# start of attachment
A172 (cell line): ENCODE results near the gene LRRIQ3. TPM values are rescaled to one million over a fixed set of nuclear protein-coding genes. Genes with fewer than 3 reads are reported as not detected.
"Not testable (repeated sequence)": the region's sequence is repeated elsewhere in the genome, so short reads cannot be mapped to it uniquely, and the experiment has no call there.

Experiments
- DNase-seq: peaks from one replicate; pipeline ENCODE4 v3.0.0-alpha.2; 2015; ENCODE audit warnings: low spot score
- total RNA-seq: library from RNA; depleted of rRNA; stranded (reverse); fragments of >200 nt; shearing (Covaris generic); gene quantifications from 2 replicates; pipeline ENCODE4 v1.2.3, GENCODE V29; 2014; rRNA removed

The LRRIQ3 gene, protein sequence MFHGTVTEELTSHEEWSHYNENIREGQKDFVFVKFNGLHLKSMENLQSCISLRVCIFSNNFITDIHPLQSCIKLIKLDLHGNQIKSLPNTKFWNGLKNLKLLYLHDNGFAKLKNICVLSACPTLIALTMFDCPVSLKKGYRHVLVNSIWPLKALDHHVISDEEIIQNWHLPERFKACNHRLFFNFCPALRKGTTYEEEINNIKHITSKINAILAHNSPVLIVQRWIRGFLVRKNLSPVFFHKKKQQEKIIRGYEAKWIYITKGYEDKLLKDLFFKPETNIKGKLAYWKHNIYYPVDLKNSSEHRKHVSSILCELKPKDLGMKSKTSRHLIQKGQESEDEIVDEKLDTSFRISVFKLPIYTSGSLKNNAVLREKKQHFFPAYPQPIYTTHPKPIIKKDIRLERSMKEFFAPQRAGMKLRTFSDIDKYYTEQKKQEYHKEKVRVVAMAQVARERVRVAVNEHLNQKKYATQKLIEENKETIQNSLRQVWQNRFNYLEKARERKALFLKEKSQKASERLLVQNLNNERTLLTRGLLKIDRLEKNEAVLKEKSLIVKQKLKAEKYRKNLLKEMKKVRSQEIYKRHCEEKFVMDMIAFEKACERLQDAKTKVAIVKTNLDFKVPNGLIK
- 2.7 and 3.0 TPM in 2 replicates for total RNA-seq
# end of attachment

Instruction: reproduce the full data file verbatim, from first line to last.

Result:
A172 (cell line): ENCODE results near the gene LRRIQ3. TPM values are rescaled to one million over a fixed set of nuclear protein-coding genes. Genes with fewer than 3 reads are reported as not detected.
"Not testable (repeated sequence)": the region's sequence is repeated elsewhere in the genome, so short reads cannot be mapped to it uniquely, and the experiment has no call there.

Experiments
- DNase-seq: peaks from one replicate; pipeline ENCODE4 v3.0.0-alpha.2; 2015; ENCODE audit warnings: low spot score
- total RNA-seq: library from RNA; depleted of rRNA; stranded (reverse); fragments of >200 nt; shearing (Covaris generic); gene quantifications from 2 replicates; pipeline ENCODE4 v1.2.3, GENCODE V29; 2014; rRNA removed

The LRRIQ3 gene, protein sequence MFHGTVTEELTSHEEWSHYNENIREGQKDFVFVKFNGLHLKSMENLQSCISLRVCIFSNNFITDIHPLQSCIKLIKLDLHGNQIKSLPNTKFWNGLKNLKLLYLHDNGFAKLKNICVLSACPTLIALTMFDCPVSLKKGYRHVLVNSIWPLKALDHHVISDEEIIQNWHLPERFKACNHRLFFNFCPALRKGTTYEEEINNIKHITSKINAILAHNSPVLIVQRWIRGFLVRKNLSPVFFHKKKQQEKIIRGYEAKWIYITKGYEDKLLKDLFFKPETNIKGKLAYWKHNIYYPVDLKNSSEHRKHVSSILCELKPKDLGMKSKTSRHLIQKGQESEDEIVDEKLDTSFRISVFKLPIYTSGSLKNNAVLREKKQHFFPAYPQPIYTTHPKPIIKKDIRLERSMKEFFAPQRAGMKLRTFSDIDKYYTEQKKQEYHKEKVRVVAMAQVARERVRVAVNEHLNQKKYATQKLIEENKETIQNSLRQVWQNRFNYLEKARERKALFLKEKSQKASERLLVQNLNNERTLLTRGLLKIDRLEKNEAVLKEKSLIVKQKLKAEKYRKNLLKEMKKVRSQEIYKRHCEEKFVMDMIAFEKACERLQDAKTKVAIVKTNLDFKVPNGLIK
- 2.7 and 3.0 TPM in 2 replicates for total RNA-seq